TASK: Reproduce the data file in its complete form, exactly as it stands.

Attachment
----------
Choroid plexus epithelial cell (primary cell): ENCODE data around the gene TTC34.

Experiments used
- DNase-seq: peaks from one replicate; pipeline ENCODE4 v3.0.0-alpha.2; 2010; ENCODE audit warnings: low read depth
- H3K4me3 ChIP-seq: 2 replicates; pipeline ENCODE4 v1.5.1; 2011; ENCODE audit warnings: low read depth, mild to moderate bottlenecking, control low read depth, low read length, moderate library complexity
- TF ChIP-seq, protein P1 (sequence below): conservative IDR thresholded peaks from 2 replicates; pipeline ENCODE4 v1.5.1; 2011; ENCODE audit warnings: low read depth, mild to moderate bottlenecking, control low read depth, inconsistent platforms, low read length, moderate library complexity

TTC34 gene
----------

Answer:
Choroid plexus epithelial cell (primary cell): ENCODE data around the gene TTC34.

Experiments used
- DNase-seq: peaks from one replicate; pipeline ENCODE4 v3.0.0-alpha.2; 2010; ENCODE audit warnings: low read depth
- H3K4me3 ChIP-seq: 2 replicates; pipeline ENCODE4 v1.5.1; 2011; ENCODE audit warnings: low read depth, mild to moderate bottlenecking, control low read depth, low read length, moderate library complexity
- TF ChIP-seq, protein P1 (sequence below): conservative IDR thresholded peaks from 2 replicates; pipeline ENCODE4 v1.5.1; 2011; ENCODE audit warnings: low read depth, mild to moderate bottlenecking, control low read depth, inconsistent platforms, low read length, moderate library complexity

TTC34 gene